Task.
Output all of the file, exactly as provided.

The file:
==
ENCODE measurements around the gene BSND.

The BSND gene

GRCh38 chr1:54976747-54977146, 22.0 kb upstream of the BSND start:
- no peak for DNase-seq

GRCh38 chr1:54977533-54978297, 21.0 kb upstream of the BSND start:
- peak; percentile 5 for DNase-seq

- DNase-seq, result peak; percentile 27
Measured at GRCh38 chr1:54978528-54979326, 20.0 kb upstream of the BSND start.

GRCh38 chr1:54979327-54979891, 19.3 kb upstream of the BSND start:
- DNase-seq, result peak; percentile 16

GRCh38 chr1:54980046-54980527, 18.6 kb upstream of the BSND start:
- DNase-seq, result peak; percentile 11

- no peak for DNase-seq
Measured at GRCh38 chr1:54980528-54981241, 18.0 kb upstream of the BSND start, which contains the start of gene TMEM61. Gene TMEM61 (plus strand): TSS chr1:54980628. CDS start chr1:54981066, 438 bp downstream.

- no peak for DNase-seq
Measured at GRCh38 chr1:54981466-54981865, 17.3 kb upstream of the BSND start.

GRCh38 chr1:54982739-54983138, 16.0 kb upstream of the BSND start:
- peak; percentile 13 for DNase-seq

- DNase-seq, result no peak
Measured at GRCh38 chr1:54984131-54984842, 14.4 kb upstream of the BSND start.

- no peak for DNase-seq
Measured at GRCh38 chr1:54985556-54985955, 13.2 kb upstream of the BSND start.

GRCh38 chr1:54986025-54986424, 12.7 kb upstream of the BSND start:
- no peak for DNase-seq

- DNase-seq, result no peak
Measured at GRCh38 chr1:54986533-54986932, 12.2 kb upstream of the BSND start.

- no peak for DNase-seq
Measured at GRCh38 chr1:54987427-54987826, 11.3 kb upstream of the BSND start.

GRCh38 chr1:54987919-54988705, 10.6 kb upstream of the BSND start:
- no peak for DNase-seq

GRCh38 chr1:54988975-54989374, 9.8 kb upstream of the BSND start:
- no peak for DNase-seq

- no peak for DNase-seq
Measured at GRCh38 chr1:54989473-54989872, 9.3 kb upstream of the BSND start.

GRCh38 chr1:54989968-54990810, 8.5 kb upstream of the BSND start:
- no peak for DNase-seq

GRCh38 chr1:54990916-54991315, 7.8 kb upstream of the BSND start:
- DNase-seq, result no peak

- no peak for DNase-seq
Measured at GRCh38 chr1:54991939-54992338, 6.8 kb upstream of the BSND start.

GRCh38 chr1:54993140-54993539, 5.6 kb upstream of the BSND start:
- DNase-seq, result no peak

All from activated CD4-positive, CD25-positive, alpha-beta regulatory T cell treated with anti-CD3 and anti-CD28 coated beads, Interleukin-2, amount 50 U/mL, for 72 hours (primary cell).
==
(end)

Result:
ENCODE measurements around the gene BSND.

The BSND gene

GRCh38 chr1:54976747-54977146, 22.0 kb upstream of the BSND start:
- no peak for DNase-seq

GRCh38 chr1:54977533-54978297, 21.0 kb upstream of the BSND start:
- peak; percentile 5 for DNase-seq

- DNase-seq, result peak; percentile 27
Measured at GRCh38 chr1:54978528-54979326, 20.0 kb upstream of the BSND start.

GRCh38 chr1:54979327-54979891, 19.3 kb upstream of the BSND start:
- DNase-seq, result peak; percentile 16

GRCh38 chr1:54980046-54980527, 18.6 kb upstream of the BSND start:
- DNase-seq, result peak; percentile 11

- no peak for DNase-seq
Measured at GRCh38 chr1:54980528-54981241, 18.0 kb upstream of the BSND start, which contains the start of gene TMEM61. Gene TMEM61 (plus strand): TSS chr1:54980628. CDS start chr1:54981066, 438 bp downstream.

- no peak for DNase-seq
Measured at GRCh38 chr1:54981466-54981865, 17.3 kb upstream of the BSND start.

GRCh38 chr1:54982739-54983138, 16.0 kb upstream of the BSND start:
- peak; percentile 13 for DNase-seq

- DNase-seq, result no peak
Measured at GRCh38 chr1:54984131-54984842, 14.4 kb upstream of the BSND start.

- no peak for DNase-seq
Measured at GRCh38 chr1:54985556-54985955, 13.2 kb upstream of the BSND start.

GRCh38 chr1:54986025-54986424, 12.7 kb upstream of the BSND start:
- no peak for DNase-seq

- DNase-seq, result no peak
Measured at GRCh38 chr1:54986533-54986932, 12.2 kb upstream of the BSND start.

- no peak for DNase-seq
Measured at GRCh38 chr1:54987427-54987826, 11.3 kb upstream of the BSND start.

GRCh38 chr1:54987919-54988705, 10.6 kb upstream of the BSND start:
- no peak for DNase-seq

GRCh38 chr1:54988975-54989374, 9.8 kb upstream of the BSND start:
- no peak for DNase-seq

- no peak for DNase-seq
Measured at GRCh38 chr1:54989473-54989872, 9.3 kb upstream of the BSND start.

GRCh38 chr1:54989968-54990810, 8.5 kb upstream of the BSND start:
- no peak for DNase-seq

GRCh38 chr1:54990916-54991315, 7.8 kb upstream of the BSND start:
- DNase-seq, result no peak

- no peak for DNase-seq
Measured at GRCh38 chr1:54991939-54992338, 6.8 kb upstream of the BSND start.

GRCh38 chr1:54993140-54993539, 5.6 kb upstream of the BSND start:
- DNase-seq, result no peak

All from activated CD4-positive, CD25-positive, alpha-beta regulatory T cell treated with anti-CD3 and anti-CD28 coated beads, Interleukin-2, amount 50 U/mL, for 72 hours (primary cell).